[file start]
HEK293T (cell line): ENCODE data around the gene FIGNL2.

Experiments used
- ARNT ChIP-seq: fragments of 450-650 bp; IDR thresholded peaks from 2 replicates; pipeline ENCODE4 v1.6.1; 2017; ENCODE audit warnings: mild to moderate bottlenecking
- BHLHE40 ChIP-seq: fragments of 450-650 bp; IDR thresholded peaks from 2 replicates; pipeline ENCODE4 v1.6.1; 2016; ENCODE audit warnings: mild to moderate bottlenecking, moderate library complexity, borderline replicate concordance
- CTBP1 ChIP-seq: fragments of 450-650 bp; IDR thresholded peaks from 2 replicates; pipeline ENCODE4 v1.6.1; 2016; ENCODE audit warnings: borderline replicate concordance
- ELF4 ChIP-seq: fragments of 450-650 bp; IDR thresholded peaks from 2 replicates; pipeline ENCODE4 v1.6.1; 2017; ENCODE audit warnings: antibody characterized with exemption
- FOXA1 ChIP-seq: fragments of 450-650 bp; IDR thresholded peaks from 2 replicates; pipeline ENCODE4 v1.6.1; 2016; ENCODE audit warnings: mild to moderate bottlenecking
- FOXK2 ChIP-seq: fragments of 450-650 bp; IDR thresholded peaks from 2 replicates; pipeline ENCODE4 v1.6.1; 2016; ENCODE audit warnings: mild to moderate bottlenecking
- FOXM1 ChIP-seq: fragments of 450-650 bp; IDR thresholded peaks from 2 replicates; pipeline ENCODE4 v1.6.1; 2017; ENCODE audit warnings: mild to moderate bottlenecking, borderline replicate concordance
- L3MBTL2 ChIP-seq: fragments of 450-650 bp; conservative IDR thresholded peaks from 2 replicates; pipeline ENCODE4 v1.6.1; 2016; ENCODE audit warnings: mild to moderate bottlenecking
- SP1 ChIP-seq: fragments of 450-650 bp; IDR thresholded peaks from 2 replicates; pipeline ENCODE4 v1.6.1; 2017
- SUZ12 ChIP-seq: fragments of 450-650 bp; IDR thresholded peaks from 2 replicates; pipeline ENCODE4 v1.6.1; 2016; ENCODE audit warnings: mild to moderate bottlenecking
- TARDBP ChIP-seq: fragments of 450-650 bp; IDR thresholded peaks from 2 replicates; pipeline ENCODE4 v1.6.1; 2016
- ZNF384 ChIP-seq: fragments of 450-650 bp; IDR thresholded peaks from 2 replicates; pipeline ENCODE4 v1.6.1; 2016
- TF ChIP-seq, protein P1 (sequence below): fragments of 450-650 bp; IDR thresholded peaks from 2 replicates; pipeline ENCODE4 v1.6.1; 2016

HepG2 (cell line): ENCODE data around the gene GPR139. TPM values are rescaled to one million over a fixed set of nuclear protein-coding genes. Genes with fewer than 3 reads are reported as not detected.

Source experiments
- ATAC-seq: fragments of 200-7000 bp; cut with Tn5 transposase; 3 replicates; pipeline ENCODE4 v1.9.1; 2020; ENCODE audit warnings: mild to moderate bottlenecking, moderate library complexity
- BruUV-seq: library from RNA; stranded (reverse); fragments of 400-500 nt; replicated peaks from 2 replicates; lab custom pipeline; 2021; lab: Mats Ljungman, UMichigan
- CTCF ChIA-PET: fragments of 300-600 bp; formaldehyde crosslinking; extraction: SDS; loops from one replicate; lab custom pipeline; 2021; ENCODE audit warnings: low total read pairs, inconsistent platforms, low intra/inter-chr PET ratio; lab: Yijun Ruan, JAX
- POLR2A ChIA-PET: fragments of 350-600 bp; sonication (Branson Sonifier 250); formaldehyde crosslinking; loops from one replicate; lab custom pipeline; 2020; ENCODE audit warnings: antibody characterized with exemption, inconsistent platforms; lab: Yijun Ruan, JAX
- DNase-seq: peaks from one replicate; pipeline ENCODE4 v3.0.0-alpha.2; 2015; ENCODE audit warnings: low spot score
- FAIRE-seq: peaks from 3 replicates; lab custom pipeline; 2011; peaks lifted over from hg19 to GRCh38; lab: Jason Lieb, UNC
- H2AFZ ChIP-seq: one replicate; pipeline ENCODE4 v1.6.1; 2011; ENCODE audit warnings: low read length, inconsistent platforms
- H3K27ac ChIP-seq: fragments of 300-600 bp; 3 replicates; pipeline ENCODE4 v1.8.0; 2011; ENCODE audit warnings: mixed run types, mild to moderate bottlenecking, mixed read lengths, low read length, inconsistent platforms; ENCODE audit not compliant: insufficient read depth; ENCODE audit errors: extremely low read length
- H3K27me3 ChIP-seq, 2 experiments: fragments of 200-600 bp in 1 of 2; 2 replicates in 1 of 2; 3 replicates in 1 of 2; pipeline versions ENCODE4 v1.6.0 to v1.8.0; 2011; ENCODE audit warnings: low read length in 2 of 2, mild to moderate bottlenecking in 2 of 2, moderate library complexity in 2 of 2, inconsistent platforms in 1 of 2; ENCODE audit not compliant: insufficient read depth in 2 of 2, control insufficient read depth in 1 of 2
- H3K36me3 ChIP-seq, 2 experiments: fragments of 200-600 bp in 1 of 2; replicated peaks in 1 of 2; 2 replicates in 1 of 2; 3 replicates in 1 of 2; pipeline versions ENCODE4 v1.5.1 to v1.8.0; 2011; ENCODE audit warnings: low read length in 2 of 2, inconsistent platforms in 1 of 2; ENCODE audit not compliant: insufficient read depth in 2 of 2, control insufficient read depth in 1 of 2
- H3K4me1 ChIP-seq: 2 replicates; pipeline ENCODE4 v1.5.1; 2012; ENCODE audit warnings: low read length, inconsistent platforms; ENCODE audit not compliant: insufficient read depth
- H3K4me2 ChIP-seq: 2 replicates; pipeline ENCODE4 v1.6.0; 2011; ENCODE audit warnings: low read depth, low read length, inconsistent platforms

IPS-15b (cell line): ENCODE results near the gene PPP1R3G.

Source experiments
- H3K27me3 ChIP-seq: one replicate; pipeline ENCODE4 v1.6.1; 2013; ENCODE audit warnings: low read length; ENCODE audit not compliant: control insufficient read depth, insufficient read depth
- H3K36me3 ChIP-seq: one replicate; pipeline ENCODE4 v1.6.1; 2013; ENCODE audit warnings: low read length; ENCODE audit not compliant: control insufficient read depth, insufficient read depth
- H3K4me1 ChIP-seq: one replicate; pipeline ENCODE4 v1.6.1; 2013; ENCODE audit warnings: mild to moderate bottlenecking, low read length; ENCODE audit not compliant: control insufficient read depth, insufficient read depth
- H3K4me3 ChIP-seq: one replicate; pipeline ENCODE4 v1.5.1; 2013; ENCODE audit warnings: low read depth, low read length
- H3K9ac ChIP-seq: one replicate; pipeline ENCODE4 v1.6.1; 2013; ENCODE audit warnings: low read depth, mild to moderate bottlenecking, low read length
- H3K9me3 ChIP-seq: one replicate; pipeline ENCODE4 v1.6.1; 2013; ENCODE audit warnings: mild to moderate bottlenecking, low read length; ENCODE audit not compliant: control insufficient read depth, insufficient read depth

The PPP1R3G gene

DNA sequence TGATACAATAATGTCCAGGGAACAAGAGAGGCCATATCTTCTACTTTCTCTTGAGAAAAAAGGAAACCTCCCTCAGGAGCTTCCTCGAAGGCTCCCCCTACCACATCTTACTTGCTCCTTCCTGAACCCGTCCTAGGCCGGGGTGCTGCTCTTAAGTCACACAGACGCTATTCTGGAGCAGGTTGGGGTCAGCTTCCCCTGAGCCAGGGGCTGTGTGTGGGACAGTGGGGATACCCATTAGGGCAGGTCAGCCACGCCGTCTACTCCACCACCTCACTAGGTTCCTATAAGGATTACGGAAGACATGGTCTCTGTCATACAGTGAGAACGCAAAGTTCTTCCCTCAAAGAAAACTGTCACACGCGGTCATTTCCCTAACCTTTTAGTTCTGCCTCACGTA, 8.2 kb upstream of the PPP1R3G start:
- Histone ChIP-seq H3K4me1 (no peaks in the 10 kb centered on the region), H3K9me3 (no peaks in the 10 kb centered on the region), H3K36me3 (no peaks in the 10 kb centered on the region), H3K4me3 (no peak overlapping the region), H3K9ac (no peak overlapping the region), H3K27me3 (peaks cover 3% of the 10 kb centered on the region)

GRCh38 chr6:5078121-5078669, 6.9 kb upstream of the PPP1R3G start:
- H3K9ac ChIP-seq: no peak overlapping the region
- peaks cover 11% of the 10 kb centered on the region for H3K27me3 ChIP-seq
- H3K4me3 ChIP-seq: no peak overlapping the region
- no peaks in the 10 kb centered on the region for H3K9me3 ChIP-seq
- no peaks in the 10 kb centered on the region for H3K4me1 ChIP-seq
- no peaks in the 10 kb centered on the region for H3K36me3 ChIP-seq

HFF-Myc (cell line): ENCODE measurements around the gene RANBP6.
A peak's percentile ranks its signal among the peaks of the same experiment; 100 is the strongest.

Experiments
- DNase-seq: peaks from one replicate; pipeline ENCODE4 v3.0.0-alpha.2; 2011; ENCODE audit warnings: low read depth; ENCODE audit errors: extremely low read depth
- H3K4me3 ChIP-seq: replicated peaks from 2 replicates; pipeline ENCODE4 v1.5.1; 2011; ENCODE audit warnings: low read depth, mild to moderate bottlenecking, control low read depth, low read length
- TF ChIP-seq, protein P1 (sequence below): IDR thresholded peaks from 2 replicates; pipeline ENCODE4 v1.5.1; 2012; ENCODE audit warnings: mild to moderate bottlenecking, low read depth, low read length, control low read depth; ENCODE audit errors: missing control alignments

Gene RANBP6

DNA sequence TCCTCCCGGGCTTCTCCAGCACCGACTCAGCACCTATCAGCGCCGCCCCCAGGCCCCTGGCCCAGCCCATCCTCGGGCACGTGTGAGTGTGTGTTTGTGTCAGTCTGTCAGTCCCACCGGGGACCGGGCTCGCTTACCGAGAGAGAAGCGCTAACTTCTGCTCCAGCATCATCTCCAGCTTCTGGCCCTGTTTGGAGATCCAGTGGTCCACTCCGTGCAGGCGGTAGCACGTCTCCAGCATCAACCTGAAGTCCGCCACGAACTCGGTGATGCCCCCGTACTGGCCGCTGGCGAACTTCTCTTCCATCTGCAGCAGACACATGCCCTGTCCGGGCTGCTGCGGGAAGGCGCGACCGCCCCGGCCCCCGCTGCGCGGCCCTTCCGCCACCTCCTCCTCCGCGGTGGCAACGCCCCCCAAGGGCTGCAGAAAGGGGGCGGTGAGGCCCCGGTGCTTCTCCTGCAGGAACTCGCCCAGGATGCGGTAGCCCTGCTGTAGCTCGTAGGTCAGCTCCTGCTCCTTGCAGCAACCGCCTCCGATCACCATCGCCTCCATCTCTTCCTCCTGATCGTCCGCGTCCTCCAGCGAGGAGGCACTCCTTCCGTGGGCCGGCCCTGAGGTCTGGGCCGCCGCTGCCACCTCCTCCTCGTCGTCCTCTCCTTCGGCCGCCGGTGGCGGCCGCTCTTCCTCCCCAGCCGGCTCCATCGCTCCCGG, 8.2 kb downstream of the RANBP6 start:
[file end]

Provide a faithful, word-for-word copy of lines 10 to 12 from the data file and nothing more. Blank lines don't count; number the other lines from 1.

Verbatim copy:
- L3MBTL2 ChIP-seq: fragments of 450-650 bp; conservative IDR thresholded peaks from 2 replicates; pipeline ENCODE4 v1.6.1; 2016; ENCODE audit warnings: mild to moderate bottlenecking
- SP1 ChIP-seq: fragments of 450-650 bp; IDR thresholded peaks from 2 replicates; pipeline ENCODE4 v1.6.1; 2017
- SUZ12 ChIP-seq: fragments of 450-650 bp; IDR thresholded peaks from 2 replicates; pipeline ENCODE4 v1.6.1; 2016; ENCODE audit warnings: mild to moderate bottlenecking